24 April 2017: Parliament’s communications committee is told by the interim SABC board that Hlaudi Motsoeneng had been sent a letter informing him that he was facing fresh disciplinary charges as a result of his ant-SABC tirade at his press conference on 19 April. He had been given a 16h00 deadline on 24 April to respond but had not done so. The deputy chairperson of the interim board Mathatha Tsedu said that the cost of Motsoeneng’s local content policy was R183m for television R29m for radio.
This started with a loss of audience, and then the loss of advertising revenue.
He said that a number of television producers had not been paid as a result of the revenue crisis. “This has potential to collapse the entire programme schedule on all SABC channels”, Tsedu said.
30 April 2017: City Press reveals that the SABC is unable to pay the producers of its television programmes
30 April 2017: In a News 24 column, Mondli Makhanya describes Hlaudi Motsoeneng as ‘unhinged’, a ‘raving lunatic’, an ‘imbecile’, and a ‘national joke’ and asks why South Africans seem so fascinated by him.
10 May 2017: James Aguma, acting SABC CEO, tells parliament "We are facing a financial crisis". He says the SABC wants DStv to be compelled to collect TV licence fees on behalf of the SABC, and also wants SABC news to be sponsored. Aguma also said that the SABC wants the Broadcasting Act changed to include more viewing devices so that more people need a SABC TV licence, for instance for computers, cellphones and tablets.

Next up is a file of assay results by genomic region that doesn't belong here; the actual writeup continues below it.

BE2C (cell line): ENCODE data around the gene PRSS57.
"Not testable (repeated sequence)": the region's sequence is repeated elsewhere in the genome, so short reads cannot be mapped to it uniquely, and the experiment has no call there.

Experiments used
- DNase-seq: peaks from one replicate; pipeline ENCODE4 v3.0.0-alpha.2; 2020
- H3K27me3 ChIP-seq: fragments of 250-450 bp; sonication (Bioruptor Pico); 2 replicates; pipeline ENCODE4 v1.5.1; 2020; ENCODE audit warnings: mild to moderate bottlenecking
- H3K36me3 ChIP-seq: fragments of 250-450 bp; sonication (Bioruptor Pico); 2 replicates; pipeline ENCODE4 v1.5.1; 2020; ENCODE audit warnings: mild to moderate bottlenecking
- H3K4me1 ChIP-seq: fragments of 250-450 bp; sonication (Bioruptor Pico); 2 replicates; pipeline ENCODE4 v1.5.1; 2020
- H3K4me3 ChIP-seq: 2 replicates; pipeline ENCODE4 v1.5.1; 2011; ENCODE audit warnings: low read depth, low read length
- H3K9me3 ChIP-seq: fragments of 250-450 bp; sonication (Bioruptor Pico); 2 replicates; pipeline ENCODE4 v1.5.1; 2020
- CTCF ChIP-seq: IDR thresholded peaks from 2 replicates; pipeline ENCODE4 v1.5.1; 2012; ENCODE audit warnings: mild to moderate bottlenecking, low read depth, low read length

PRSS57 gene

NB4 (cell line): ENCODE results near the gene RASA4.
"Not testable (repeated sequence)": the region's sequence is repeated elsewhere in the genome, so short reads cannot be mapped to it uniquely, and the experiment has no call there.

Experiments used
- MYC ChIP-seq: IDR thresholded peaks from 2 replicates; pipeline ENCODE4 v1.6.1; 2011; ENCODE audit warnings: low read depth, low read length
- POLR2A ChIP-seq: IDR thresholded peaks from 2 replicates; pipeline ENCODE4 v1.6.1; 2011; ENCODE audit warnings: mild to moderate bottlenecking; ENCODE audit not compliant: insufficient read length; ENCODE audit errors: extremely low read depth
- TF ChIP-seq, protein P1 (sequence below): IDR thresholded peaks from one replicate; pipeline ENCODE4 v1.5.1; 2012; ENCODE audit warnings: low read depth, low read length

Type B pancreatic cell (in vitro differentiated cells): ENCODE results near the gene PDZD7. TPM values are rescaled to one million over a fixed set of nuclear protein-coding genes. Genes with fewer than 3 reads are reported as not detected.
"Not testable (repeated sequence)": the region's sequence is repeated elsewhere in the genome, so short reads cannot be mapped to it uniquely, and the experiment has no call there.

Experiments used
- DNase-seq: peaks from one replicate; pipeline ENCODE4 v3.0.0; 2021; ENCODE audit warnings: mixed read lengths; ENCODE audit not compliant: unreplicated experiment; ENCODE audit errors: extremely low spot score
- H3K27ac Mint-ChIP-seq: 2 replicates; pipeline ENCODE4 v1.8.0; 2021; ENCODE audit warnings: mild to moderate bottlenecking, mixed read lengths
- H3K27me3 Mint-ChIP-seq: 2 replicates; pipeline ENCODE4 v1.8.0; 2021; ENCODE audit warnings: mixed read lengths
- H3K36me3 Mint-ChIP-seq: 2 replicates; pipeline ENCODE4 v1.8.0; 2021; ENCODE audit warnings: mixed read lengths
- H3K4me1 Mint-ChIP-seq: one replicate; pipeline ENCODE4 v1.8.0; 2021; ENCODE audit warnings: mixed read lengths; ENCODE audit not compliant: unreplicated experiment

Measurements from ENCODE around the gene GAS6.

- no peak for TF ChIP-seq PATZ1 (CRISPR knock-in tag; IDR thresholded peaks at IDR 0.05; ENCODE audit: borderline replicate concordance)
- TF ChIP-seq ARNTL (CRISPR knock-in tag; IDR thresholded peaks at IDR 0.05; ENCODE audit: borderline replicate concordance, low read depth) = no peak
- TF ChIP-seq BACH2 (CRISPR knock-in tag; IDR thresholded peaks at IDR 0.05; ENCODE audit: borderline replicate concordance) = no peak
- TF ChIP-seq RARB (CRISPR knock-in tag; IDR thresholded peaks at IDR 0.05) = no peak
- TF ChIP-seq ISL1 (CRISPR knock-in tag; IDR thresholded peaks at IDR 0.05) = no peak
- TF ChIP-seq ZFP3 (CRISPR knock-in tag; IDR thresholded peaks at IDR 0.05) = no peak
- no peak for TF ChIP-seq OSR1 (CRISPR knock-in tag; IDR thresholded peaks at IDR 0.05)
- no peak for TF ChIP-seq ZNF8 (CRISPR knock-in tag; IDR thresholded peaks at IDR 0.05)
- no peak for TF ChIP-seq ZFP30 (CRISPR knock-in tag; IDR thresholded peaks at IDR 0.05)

Aguma also reveals that the reputational damage suffered by the SABC commercial radio stations, Good Hope FM, Metro FM, and Five FM, as well as its television station, SABC3, had caused a reduction in audience numbers.
The DA calls for Hlaudi’s enforcers to to be suspended
11 May 2017: Communications Minister Ayanda Dlodlo reveals that she has received a bailout request from the SABC.
The DA says it will oppose the imposition of TV license fees for mobile phones, computers and tablets.
14 May 2017: City Press reveals that the SABC has 164 people working in its TV licence department, yet the corporation has been outsourcing TV licence fee collection to a company, Lorna Vision, that has been underperforming.
Among the many shocking revelations was that the SABC continued to outsource licence fee collection to Lorna Vision, which had failed to meet its target by more than 50%.